- Daphne Duret Palm Beach Post Staff Writer
Testimony could end today in a trial for fired Florida Atlantic University professor James Tracy, who is hoping a jury will force university administrators to give him his job back and award him back pay based on claims they fired him because of conspiracy theories he expressed about the Sandy Hook Elementary School shooting and other events on his personal blog.
Tracy’s attorneys rested their case after more than a week of testimony that featured two university administrators and Tracy himself, although FAU’s attorneys also played a taped pretrial interview of Tracy for jurors before calling other school officials and a pair of faculty union leaders to the witness stand as the case shifted to the defense.
School officials have argued that Tracy’s January 2016 firing was for insubordination and had nothing to do with his controversial views or the backlash the university had suffered since 2013, when Tracy’s blog posts calling the Newtown, Conn., shooting a hoax made him the subject of international headlines and embroiled him in a public feud with parents of one of the shooting victims.
A large part of the case has hinged on a single document — a form that FAU faculty members like Tracy were required to fill out to notify the school administrators of work, especially paid work, they were doing outside the university.
University administrators said they fired Tracy after he repeatedly refused to file the form in connection with his blog, titled Memory Hole. Tracy said he was confused about whether the blog rose to the level of the type of activity he needed to report.
In Tracy’s recorded statement, defense attorney G. Joseph Curley’s voice sounded openly incredulous as he quizzed Tracy on whether he received any money for the essays on his blog, some of which appeared in a book claiming the Sandy Hook shooting never happened.
“It was a labor of love?” Curley asked.
“It was the labor of a scholar,” Tracy responded.
Tracy, university officials said, was required to report any paid work he did outside the university, and his blog featured a “Donate” button and a request for a $1,000 gift. But Tracy said his work had gone largely unpaid, calling the estimated $2,500 her received from the blog a “paltry sum” he didn’t believe he had to report.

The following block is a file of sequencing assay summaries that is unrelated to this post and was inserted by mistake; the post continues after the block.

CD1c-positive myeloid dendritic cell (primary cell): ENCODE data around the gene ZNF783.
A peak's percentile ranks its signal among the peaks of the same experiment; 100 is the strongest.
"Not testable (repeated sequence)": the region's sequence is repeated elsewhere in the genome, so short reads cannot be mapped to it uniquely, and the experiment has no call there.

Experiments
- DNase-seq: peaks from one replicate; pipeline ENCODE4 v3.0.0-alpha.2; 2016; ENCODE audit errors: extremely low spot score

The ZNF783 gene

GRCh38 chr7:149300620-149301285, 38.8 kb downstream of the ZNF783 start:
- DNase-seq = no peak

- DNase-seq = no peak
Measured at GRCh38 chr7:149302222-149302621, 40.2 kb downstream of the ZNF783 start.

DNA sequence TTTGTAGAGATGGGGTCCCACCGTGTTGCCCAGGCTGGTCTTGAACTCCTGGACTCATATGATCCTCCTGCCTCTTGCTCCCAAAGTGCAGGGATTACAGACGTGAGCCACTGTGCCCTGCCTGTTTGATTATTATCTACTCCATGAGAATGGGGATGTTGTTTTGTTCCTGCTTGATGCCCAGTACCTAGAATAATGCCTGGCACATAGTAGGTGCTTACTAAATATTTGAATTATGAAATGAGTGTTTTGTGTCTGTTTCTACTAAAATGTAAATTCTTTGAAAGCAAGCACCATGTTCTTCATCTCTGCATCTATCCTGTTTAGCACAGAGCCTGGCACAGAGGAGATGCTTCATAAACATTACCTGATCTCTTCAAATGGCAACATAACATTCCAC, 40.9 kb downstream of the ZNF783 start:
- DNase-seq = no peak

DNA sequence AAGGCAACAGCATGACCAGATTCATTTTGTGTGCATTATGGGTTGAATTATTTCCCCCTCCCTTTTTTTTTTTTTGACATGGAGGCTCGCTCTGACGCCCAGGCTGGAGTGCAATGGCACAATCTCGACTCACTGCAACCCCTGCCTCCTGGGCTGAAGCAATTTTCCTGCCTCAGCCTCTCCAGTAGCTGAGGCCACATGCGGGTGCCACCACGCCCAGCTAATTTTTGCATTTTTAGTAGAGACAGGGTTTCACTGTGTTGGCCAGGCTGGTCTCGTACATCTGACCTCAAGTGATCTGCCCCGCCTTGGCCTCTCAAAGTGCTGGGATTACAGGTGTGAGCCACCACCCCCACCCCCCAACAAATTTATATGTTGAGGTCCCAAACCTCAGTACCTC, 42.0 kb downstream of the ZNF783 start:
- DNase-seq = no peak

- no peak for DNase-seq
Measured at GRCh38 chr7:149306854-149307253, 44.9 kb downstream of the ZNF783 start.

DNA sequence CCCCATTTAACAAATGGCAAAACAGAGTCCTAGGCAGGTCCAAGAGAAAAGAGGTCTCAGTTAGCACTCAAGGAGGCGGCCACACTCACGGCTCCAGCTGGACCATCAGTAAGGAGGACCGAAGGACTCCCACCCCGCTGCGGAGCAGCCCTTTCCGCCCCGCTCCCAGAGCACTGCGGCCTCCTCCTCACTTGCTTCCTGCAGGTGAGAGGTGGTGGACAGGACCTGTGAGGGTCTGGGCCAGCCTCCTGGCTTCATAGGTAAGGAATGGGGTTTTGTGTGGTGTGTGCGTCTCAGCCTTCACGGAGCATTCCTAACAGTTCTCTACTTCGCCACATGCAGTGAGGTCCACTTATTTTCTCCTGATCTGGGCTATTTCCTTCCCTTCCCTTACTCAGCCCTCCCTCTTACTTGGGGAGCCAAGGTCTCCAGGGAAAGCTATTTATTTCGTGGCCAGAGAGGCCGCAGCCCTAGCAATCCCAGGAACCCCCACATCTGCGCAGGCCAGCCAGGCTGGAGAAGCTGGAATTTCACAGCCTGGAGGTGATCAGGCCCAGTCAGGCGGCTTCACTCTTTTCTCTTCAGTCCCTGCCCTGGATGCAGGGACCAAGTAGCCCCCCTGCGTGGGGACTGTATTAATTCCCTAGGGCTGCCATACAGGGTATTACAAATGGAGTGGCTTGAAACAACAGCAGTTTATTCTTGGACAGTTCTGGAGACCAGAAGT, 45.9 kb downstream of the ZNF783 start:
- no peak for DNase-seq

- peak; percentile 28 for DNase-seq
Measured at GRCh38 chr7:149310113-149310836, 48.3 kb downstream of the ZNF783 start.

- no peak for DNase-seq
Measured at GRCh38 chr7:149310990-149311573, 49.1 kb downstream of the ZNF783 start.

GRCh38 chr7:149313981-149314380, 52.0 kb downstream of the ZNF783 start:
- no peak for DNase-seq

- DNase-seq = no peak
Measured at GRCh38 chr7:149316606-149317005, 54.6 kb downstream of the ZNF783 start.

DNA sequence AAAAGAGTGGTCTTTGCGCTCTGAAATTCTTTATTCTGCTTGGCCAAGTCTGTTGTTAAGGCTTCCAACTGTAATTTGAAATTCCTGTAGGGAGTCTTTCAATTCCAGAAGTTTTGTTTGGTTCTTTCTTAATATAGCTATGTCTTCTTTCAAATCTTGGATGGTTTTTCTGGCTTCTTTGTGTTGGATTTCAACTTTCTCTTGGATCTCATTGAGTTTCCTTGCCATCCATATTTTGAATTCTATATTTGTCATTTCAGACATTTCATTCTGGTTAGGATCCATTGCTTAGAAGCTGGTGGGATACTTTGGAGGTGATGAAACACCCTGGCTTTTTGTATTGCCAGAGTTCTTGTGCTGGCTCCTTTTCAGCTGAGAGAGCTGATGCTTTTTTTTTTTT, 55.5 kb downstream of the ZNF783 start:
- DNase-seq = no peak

In the recorded interview played for jurors, Tracy said he believed proceeds from the Sandy Hook book that featured his essays has gone to his defense fund, which was established after he was fired. In other blog entries, the communications professor disputed government and media accounts of other events, including the John F. Kennedy assassination and the Oklahoma City and Boston Marathon bombings.
The paperwork by the end of 2015 was a formality because by then, a January 2013 news article had already highlighted Tracy’s views and made him the subject of headlines that had angry emails and calls pouring into the university.
Had Tracy truly been confused or felt university officials were wrong to discipline him for not filling out the paperwork, university administrators say, the 11-year tenured professor could have filled out a complaint instead of ignoring their requests, knowing it could cost him his job.
That issue became a point of contention between Tracy’s attorneys and Robert Zoeller, president of the FAU chapter of the United Faculty of Florida, a faculty union for which Tracy himself once served as president.
One of Tracy’s attorneys, Louis Leo, IV, pointed to an email where Zoeller characterized some complaints from Tracy as “ungreivable.” The statement goes to the heart of Tracy’s claims that union leaders worked with university officials to get him fired.
On the witness stand, however, Zoeller bristled at suggestions that he barred Tracy from filing a complaint or gave him bad advice.
“I wouldn’t have the authority to tell him not to file a grievance. As past president of the union, he would know that,” Zoeller said.
Earlier Thursday, defense attorneys played a recorded statement from Michael Moats, a regional union official who said he advised Tracy against trying to make his case against the university a First Amendment issue, a statement FAU officials hope will back their claims that Tracy’s firing had nothing to do with the content of his blog
Diane Alperin, who back then was the school’s vice provost, and Heather Coltman, the former dean of the college of arts and letters and Tracy’s former direct supervisor, each spent hours on the witness stand this week going over emails and documents they exchanged with Tracy and among themselves.
Defense attorneys on Thursday had also planned to present to jurors a recorded interview of Tracy’s former union-hired attorney, Thomas Johnson, but they decided against after a series of rulings from U.S. District Judge Robin Rosenberg, who has been presiding over the case that began with jury selection last week.
Aside from trying to get his job back, Tracy’s attorneys are asking jurors to force FAU to give him back pay as well as an unspecified amount of money for damages.
Attorneys for FAU expected to call their last witness this morning.